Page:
Obama: Maybe Those Military Tribunals Aren't so Bad After All

It’s amazing how governing can cause our Dear Leader to see a bit of reality. After all his self-righteous indignation about the Bush administration’s use of military tribunals to try the terrorists being held in Guantanamo Bay and after suspending them to examine how the detainees can be tried in the US, Barack Obama has decided that those awful military tribunals may be the best way to go after all:

The Obama administration is moving toward reviving the military commission system for prosecuting Guantánamo detainees, which was a target of critics during the Bush administration, including Mr. Obama himself.

Officials said the first public moves could come as soon as next week, perhaps in filings to military judges at the United States naval base at Guantánamo Bay, Cuba, outlining an administration plan to amend the Bush administration’s system to provide more legal protections for terrorism suspects.

Continuing the military commissions in any form would probably prompt sharp criticism from human rights groups as well as some of Mr. Obama’s political allies because the troubled system became an emblem of the effort to use Guantánamo to avoid the American legal system.

Officials who work on the Guantánamo issue say administration lawyers have become concerned that they would face significant obstacles to trying some terrorism suspects in federal courts. Judges might make it difficult to prosecute detainees who were subjected to brutal treatment or for prosecutors to use hearsay evidence gathered by intelligence agencies.

Obama administration officials — and Mr. Obama himself — have said in the past that they were not ruling out prosecutions in the military commission system. But senior officials have emphasized that they prefer to prosecute terrorism suspects in existing American courts. When President Obama suspended Guantánamo cases after his inauguration on Jan. 20, many participants said the military commission system appeared dead.

But in recent days a variety of officials involved in the deliberations say that after administration lawyers examined many of the cases, the mood shifted toward using military commissions to prosecute some detainees, perhaps including those charged with coordinating the Sept. 11 attacks.

“The more they look at it,” said one official, “the more commissions don’t look as bad as they did on Jan. 20.”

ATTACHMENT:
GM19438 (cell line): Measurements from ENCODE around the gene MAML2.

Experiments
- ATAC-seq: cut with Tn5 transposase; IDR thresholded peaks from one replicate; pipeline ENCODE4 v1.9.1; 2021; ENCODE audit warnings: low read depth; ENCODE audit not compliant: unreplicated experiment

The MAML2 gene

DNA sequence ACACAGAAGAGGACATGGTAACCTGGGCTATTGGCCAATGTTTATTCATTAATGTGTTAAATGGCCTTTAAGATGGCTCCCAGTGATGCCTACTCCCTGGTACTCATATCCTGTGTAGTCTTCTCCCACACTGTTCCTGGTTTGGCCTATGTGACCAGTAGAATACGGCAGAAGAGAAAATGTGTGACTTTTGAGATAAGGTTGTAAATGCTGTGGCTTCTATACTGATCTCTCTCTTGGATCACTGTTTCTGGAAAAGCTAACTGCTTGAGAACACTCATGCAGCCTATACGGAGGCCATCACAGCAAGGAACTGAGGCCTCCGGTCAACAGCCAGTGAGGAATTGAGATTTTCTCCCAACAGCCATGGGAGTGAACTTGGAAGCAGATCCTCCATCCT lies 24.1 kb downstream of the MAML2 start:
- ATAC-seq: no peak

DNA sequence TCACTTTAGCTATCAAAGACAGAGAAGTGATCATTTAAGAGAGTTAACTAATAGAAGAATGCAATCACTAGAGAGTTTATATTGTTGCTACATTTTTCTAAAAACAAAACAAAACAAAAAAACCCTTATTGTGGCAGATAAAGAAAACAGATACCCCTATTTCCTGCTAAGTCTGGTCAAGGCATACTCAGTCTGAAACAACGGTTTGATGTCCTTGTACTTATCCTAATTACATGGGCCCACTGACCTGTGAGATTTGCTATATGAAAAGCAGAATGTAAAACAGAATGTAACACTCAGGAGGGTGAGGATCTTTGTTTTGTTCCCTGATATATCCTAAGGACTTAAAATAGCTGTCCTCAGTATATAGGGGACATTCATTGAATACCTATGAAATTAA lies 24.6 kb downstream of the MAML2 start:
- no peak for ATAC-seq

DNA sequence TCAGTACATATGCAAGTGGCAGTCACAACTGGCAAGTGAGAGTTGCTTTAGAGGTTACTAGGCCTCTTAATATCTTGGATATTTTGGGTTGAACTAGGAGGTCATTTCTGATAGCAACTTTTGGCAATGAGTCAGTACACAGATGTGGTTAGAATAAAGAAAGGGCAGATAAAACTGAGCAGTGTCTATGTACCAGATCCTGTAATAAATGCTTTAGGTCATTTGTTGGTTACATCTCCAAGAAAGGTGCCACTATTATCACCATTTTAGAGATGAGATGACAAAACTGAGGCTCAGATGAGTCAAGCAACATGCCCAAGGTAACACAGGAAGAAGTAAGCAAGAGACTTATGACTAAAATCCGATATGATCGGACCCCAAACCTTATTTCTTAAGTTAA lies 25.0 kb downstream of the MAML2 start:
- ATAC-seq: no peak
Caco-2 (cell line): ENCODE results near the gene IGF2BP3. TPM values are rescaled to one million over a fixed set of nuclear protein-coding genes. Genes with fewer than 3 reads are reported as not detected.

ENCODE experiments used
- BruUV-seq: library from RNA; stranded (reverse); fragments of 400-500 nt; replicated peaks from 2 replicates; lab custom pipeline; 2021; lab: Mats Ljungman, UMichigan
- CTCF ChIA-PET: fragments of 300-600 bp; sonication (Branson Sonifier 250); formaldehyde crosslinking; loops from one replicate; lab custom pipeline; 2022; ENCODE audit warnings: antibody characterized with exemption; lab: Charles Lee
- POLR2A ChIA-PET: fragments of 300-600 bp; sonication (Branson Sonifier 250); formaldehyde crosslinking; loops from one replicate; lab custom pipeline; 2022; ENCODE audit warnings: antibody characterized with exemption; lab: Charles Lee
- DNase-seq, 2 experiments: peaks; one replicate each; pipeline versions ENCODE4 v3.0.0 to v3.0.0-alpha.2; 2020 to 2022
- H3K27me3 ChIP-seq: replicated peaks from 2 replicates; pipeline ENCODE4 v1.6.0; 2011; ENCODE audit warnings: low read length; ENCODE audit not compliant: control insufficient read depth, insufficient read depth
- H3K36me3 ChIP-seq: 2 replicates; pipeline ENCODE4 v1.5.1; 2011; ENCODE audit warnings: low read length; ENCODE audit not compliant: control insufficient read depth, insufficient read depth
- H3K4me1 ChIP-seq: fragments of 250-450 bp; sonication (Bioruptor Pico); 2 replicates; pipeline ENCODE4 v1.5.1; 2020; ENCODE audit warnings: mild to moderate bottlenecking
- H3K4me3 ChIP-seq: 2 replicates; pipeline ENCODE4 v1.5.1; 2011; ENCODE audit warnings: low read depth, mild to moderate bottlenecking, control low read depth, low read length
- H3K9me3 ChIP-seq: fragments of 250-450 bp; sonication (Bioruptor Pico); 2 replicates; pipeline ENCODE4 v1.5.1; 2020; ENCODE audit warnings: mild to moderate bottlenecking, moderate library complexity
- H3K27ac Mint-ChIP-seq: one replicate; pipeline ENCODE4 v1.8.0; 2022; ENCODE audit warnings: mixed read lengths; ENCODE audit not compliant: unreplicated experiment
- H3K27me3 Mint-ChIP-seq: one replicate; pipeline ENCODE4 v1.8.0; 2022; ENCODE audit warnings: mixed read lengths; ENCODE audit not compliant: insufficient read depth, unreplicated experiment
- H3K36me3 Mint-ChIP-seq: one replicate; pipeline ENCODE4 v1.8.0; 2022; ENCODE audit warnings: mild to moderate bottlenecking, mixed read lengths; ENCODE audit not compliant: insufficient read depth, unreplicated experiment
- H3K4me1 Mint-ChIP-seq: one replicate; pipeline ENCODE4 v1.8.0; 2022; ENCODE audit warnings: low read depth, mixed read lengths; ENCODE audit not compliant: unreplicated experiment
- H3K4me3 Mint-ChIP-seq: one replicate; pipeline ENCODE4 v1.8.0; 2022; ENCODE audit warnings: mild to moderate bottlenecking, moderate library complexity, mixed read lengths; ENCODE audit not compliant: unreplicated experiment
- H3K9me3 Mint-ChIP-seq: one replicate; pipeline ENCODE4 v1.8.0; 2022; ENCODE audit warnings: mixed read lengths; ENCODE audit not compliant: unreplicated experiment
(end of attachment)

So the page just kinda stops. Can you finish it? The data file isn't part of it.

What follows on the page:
You don’t say.

Ed Morrissey asks a great question:

Does anyone else find it fascinating that the Obama administration leaked this on a Friday night? I suspect that they know just how much flak they will take over this reversal, especially in the media. This seems designed to bury the story in a weekend cycle, with a prayer that a big event occurs between now and Monday to keep it buried.

Maybe Madonna will get married again. Who knows?

Naw. Obama doesn’t need Madonna. The MSM will do Obama’s bidding enthusiastically and will do what’s necessary to keep it buried. The willing accomplices in the media, instead, will discuss what they think is of much greater concern to America: Miss California’s breast implants.

Jules Crittenden says “Ha ha” I can’t really blame him for his “I told you so,” Cheerio spewing retort because, well, he told him so.

Of course, when Obama finally addresses his backpedaling, he’ll argue that his suspending the military tribunals to begin with was the cautious thing to do, that he needed the time to examine the situation to make sure he took the course that balanced the rule of law and kept Americans safe at the same time.

So, what happened to all the bad symbolism that surrounds Guantanamo Bay and holding detainees indefinitely?

“In reality and symbolically, the idea that we have people in legal black holes is an extremely serious black mark,” Tribe said. “It has to be dealt with.”

Well, maybe not so much.

Update: Mark Steyn on what will surely be the MSM’s spin regarding Obama’s sudden discovery that military tribunals are the right vehicle for prosecuting detainees after all:

Any day now, the new conventional wisdom will emerge: Obama has turned around Bush’s failed war on terror because he’s had the courage to do the tough things that, while not always attractive, are ruthlessly effective.

Update II: Tom Maguire on a tale of two headlines:

First, an amusing headline:

U.S. May Revive Guantánamo Military Courts

The US? Who is in charge here? The Times managed more specificity last January:


That darn U.S., undoing Obama’s good work. Oh, blame the headline writer – the text of the story makes clear that this is another Obama reversal.

Another Obama Campaign Promise Expires
Happy May Day AG Holder